Stress is a big issue for our students, and I thought I’d bring together some helpful resources on the topic.
You might also be interested in The Best Posts & Articles On Recent Study About Student Anxiety.
Here are my choices of The Best Resources For Learning About Teens & Stress:
Teens and Stress is a PBS News Hour video that I’ve embedded below:
Here are some previous posts I’ve written on the topic:
Interview: How Does Classroom Stress Affect Learning? is by Anthony Cody at Ed Week.
Back to school: Dealing with academic stress describes experiments and helpful interventions.
Stress does shrink your brain, research shows reports on a study that found “suffering from stress for long periods of time can shrink the brain.” Unfortunately, the newspaper article does not actually cite the source of the study.
Newsweek recently ran long article on people lack of self-control in spending and saving. It provides a readable overview of research on self-control, though most of it won’t be new to readers of this blog or my books. It did share information on something that most of us in the classroom know already from our experience, but I hadn’t seen research on it before: reducing anxiety increases self-control.
Extreme Stress Could Shrink The Brain is from The Huffington Post and reports on some recent studies.
Stress Changes How People Make Decisions is from The Association for Psychological Research. Here’s an excerpt:
Feeling stressed changes how people weigh risk and reward…. under stress, people pay more attention to the upside of a possible outcome.
This means when people under stress are making a difficult decision, they may pay more attention to the upsides of the alternatives they’re considering and less to the downsides. So someone who’s deciding whether to take a new job and is feeling stressed by the decision might weigh the increase in salary more heavily than the worse commute.
The increased focus on the positive also helps explain why stress plays a role in addictions, and people under stress have a harder time controlling their urges. “The compulsion to get that reward comes stronger and they’re less able to resist it,” Mather says. So a person who’s under stress might think only about the good feelings they’ll get from a drug, while the downsides shrink into the distance.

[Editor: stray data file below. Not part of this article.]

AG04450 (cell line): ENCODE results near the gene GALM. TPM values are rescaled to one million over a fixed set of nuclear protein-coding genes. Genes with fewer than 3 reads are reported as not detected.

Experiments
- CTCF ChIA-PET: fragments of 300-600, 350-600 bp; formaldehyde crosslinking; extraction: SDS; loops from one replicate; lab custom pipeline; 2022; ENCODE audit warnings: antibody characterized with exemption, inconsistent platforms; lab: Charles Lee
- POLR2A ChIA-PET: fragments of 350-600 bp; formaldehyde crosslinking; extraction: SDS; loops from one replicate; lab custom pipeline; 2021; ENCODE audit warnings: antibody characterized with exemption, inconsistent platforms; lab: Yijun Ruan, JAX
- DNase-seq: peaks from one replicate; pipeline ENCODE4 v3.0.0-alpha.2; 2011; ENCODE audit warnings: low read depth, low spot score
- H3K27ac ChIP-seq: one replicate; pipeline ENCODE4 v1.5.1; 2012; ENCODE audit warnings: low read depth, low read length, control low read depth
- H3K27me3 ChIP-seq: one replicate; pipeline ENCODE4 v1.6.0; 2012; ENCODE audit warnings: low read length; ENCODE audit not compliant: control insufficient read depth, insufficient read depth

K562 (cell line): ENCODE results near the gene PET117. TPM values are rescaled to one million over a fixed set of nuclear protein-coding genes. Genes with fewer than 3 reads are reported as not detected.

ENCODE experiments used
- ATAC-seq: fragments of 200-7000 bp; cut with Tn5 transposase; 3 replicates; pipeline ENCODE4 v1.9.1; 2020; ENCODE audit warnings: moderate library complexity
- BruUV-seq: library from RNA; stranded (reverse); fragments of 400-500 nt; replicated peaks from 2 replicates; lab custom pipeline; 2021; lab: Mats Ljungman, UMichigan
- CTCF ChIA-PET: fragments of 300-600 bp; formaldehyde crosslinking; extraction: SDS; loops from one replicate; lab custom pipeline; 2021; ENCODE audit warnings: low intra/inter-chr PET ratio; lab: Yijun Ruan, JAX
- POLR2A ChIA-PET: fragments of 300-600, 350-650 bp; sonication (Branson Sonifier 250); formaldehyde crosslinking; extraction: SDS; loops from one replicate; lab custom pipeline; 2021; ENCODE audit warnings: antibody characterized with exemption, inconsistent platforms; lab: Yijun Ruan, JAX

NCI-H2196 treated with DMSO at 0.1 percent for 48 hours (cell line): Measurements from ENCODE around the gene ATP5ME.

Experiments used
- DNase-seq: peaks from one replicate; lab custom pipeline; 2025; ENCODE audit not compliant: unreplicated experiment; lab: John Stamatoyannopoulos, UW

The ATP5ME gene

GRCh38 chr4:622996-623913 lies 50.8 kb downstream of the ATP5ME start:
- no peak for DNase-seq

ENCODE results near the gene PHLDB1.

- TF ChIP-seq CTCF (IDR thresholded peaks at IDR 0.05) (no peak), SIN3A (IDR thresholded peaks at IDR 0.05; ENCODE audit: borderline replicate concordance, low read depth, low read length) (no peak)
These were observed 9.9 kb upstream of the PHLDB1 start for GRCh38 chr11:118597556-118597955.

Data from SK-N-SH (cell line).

It’s a reminder– for me, at least — that when a student is having self-control issues, there may be more than meets the eye.
It’s Good to Be the Top Banana is by Jonah Lehrer and appeared in The Wall Street Journal. It discusses research that has found stress is greatly increased by feelings of powerlessness.
Here are several online “stress tests” I’m adding to this list (let me know of other suggestions):
Stress assessment: Rate your stress level is from The Mayo Clinic.
This Stress Test is from The Mental Health Foundation.
The Stress-O-Meter is from The Centers For Disease Control and Prevention.
A Stress Test For Children is from The Escambia School District, and cannot be taken online.
The Stress Test is from The BBC.
Helping Teenagers With Stress is a nice hand-out from the American Academy of Child and Adolescent Psychiatry.
Teens and Stress is the same video I’ve previously posted on this list, but this version is not hosted on YouTube and could be more useful to teachers whose content filters block that site.
Stress and Coping Center is from Kids Health.
Help Students De-Stress for Success is from Edutopia.
Ten Things You Should Know About Stress is by Eric Jensen.
Stress-Busting Smiles is from The Wall Street Journal.
A Simple Daily Intervention Decreases Employee Stress is from The Harvard Business Review. Here’s an excerpt:
Stress levels and physical complaints declined by roughly 15% after employees were directed to spend 10 minutes writing about three things that had gone well each day, says a team of researchers led by Joyce E. Bono of the University of Florida.
America’s Teens Outscore Adults On Stress is from TIME Magazine. Here’s an excerpt:
Since 2007, the American Psychological Association (APA) has conducted a survey of different aspects of stress in America. This year’s analysis focused on teens, and on a 10-point scale, adolescents ranked their stress at 5.8, compared with a score of 5.1 reported by adults.
Feedback and additional suggestions are welcome.
If you found this post useful, you might want to consider subscribing to this blog for free.
You might also want to explore the 700 other “The Best…” lists I’ve compiled.